sexta-feira, 26 de agosto de 2016

Tudo pronto para o crash ?... Janet Yellen, a super poderosa Presidente do FED, dá novos sinais, e quem melhor para dar esses sinais ?, de que novos aumentos de taxas de juros estão próximos

Tudo pronto para o crash ?

Janet Yellen, a super poderosa Presidente do FED, dá novos sinais hoje pela manhã, e quem melhor para dar esses sinais, de que novos aumentos de taxas de juros estão próximos

Vejam matéria MarketWatch:

Fed’s Yellen says case for another interest-rate hike has strengthened
By Greg Robb
Published: Aug 26, 2016 10:17 a.m. ET

Federal Reserve Chairwoman Janet Yellen on Friday said the case for another interest rate hike is strengthening, sending a strong signal the U.S. central bank is preparing to increase them as soon as next month.

In light of the continued solid performance of the labor market and our outlook for economic activity and inflation, I believe the case for an increase in the federal funds rate has strengthened in recent months,” Yellen said in a speech prepared for delivery to the Jackson Hole summit.

This is a more explicit statement about the near term path of interest rates that many Fed watchers had expected.

Yellen said that the Fed policy committee “continues to anticipate” that gradual increases in the federal funds rate will be appropriate.”

The Fed expects “moderate growth” in gross domestic product, additional strengthening in the labor market and inflation rising to 2% over the next few years, Yellen said.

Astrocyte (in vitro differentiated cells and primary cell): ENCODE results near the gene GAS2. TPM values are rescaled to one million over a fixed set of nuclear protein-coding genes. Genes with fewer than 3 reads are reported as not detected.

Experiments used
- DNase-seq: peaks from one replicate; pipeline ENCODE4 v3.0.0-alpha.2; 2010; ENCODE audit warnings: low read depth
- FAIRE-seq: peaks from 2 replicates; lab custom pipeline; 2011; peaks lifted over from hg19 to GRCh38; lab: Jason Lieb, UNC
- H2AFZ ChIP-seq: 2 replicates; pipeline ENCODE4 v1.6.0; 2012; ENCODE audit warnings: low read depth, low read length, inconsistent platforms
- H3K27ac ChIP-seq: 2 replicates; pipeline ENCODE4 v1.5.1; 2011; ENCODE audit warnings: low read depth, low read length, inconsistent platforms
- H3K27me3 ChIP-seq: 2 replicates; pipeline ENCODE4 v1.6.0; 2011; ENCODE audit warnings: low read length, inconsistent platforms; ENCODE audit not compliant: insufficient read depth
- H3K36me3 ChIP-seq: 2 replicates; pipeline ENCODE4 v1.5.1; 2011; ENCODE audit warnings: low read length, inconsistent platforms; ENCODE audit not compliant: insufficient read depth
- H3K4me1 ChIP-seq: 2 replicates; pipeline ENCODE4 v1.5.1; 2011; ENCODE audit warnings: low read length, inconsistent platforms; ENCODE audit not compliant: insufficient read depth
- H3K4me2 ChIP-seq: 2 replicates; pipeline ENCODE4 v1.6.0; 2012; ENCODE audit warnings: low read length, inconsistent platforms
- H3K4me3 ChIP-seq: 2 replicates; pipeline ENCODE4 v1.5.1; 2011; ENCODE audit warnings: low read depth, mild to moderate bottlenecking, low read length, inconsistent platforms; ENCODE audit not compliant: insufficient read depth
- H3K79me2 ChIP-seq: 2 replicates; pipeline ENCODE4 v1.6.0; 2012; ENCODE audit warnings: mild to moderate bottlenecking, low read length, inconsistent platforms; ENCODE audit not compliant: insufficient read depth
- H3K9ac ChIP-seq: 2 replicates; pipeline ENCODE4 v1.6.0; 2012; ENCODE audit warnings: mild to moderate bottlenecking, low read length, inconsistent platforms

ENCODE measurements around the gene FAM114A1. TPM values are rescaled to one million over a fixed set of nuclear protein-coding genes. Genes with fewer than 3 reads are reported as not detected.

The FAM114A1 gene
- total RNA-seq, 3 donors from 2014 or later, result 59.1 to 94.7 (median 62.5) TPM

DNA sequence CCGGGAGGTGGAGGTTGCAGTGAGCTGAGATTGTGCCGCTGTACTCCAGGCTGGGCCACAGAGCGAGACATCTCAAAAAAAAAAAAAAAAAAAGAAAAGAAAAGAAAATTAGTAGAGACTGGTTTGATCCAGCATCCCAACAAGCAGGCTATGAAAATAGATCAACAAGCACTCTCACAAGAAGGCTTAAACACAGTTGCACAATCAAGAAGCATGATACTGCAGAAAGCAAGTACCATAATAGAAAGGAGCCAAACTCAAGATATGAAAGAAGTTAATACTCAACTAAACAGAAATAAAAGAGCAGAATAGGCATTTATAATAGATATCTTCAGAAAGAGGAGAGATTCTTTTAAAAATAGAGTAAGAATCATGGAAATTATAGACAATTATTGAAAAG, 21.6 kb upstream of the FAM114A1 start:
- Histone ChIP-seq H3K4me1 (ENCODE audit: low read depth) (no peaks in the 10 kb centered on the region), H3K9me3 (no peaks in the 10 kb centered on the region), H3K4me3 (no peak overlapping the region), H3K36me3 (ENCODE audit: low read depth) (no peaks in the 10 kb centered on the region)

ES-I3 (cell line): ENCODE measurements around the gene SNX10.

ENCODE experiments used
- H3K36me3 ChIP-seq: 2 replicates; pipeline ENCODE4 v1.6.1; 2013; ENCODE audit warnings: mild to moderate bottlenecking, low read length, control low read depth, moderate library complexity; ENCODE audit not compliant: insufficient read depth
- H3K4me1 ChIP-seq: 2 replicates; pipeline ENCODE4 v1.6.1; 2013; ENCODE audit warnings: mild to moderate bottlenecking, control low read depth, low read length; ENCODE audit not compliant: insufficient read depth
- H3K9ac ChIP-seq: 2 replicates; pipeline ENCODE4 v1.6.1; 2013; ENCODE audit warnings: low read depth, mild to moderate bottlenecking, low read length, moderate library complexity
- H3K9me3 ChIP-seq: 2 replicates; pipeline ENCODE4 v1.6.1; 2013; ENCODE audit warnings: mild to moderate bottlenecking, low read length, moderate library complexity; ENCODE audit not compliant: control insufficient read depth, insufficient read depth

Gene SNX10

She said that any decision on interest rates “always depends on the degree to which incoming data continues to confirm the Fed policy committee’s outlook.”

The 10-year Treasury note TMUBMUSD10Y, -2.86%  yield rose 1.2 basis points after Yellen’s remarks and the dollar DXY, -0.50%   rallied.

The August jobs report, to be released next Friday, is seen by many as the next hurdle for a rate hike.

Yellen noted that while economic growth has not been rapid the labor market has seen “continued solid performance” with job gains now averaging 190,000 over the past three months.

Yellen spent the bulk of her speech discussing the potential need to add new tools to the Fed’s toolkit to combat the next recession given that interest rates remain so low.

She said that monetary policy will “under most conditions” be able to respond effectively to a downturn. Yellen did not even mention negative interest rates, and said the tools of buying government bonds and forward guidance should work again in the future.

The idea of targeting GDP or lifting the inflation target — suggested in a recent speech by San Francisco Fed President John Williams — were “important subjects for research” but not being “actively considered” at the central bank.

Yellen said Fed officials “may wish to explore the possibility of purchasing a broader range of assets.”

She called on Congress and the executive branch to “explore additional options” for helping to foster a strong economy on the fiscal side, such as improving so-called automatic stabilizers and giving greater support to state and local governments during recessions. Yellen said it also was important to raise productivity growth, which currently has been languishing, through improving education, investing more in worker training, promoting capital investment and research spending and reducing regulatory burdens.